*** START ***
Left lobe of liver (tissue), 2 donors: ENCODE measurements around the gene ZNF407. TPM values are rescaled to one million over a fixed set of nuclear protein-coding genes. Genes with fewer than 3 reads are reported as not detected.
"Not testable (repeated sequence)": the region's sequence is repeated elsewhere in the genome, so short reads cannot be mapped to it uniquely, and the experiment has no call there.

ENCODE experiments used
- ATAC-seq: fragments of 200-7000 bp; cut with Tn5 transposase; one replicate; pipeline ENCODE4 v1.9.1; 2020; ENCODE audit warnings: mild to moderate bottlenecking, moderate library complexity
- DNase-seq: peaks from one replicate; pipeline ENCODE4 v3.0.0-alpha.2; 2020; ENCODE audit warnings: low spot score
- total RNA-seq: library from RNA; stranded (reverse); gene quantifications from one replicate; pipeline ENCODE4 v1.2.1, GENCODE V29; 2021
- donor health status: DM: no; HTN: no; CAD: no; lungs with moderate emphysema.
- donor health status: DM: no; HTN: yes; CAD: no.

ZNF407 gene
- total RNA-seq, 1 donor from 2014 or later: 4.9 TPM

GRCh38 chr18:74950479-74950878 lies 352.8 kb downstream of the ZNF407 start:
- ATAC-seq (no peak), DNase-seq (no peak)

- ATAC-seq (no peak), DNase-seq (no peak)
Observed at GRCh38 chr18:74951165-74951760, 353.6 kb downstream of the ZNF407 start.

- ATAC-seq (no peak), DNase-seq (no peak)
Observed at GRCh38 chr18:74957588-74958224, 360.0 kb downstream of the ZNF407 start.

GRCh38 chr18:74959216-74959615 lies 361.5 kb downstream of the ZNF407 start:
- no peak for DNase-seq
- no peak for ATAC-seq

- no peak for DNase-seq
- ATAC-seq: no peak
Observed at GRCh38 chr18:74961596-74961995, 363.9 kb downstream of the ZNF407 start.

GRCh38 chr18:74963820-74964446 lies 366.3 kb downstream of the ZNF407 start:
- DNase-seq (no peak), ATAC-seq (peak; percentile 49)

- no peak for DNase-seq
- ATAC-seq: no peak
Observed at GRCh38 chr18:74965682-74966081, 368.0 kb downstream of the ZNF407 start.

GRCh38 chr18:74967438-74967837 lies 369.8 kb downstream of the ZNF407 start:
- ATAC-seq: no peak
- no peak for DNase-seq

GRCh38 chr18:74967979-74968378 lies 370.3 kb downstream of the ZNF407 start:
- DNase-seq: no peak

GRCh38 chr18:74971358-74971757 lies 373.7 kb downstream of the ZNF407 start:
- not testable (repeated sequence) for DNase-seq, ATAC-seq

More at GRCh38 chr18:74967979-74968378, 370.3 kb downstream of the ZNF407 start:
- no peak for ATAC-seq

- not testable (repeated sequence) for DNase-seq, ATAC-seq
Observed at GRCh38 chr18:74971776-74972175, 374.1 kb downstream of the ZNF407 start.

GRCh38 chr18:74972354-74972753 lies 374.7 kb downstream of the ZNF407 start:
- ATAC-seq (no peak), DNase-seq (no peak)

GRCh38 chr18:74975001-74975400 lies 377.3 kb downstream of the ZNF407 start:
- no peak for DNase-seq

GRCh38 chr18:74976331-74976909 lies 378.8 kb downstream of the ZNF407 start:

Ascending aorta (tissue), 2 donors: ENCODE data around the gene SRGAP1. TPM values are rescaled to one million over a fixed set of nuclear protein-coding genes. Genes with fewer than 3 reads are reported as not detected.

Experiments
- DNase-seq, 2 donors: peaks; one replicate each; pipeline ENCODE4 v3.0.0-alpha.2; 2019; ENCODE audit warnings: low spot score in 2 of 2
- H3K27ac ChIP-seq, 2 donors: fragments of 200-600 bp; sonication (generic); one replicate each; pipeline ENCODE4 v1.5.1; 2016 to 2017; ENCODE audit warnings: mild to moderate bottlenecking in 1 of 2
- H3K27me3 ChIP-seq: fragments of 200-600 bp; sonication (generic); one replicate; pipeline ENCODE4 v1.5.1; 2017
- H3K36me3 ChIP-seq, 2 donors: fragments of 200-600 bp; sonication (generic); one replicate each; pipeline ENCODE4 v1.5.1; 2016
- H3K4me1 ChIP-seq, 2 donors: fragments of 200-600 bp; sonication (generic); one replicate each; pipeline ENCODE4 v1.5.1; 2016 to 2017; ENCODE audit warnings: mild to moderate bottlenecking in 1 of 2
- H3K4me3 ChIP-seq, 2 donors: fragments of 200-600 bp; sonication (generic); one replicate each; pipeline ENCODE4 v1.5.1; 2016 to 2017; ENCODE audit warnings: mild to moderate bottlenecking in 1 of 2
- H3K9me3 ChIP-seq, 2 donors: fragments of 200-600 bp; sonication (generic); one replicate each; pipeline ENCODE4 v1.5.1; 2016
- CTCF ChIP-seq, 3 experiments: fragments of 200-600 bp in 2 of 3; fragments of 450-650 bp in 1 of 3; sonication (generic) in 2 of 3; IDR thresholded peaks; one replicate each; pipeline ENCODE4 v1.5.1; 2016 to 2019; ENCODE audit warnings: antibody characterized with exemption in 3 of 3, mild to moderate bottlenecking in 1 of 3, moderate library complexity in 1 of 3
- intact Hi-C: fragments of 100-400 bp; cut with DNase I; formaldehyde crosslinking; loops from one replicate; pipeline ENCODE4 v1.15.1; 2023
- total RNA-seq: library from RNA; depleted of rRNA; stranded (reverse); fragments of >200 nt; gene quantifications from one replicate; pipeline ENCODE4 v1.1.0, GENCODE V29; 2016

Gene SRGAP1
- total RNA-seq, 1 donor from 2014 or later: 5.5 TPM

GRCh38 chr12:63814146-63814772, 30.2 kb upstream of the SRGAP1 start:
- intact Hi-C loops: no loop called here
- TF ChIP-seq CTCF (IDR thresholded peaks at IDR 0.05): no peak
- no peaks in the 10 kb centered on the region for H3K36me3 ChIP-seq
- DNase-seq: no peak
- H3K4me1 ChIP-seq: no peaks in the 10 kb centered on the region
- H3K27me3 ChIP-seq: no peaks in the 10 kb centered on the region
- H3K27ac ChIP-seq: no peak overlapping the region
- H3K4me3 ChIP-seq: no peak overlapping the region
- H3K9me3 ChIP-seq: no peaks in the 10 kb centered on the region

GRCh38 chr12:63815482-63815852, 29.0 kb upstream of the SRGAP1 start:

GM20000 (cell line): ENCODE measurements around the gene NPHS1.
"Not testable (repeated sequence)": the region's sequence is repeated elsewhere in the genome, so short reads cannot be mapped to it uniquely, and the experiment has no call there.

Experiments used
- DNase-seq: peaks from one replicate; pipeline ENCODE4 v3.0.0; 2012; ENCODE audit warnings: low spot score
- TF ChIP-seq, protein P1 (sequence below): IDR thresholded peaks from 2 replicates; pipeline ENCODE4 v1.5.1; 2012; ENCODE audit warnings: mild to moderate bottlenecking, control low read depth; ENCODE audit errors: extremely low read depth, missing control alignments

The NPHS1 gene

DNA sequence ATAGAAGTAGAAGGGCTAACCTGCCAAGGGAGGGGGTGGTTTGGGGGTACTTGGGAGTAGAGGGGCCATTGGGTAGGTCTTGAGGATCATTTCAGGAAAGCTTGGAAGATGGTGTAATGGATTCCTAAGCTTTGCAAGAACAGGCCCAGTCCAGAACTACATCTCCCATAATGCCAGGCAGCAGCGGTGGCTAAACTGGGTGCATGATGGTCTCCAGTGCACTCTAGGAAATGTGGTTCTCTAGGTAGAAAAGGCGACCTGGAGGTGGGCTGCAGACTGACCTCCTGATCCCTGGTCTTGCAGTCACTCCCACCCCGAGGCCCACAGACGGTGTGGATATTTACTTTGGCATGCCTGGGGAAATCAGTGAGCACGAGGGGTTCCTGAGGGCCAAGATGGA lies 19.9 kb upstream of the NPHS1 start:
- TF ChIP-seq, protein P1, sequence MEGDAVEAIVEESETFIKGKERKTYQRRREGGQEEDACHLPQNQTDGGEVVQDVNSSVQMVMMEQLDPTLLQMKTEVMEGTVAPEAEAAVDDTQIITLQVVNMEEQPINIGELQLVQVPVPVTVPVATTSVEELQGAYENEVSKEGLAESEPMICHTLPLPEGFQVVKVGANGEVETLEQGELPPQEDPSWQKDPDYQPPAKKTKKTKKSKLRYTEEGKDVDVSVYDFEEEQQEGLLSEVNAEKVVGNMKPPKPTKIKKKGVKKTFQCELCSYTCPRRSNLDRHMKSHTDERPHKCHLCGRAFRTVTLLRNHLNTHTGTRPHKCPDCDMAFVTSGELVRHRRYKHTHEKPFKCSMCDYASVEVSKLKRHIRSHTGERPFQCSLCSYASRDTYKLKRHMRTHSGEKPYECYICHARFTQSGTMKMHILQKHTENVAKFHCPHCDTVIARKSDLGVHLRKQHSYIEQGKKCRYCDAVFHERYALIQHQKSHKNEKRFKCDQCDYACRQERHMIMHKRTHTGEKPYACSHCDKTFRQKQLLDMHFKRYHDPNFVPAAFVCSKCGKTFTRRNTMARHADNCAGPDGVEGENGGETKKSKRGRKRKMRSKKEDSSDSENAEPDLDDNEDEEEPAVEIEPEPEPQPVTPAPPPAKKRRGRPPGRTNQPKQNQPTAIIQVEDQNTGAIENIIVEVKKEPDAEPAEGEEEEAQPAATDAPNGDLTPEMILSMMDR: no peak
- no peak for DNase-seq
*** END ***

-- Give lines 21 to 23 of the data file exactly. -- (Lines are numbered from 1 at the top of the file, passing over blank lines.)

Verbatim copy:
- ATAC-seq: no peak
Observed at GRCh38 chr18:74961596-74961995, 363.9 kb downstream of the ZNF407 start.

GRCh38 chr18:74963820-74964446 lies 366.3 kb downstream of the ZNF407 start: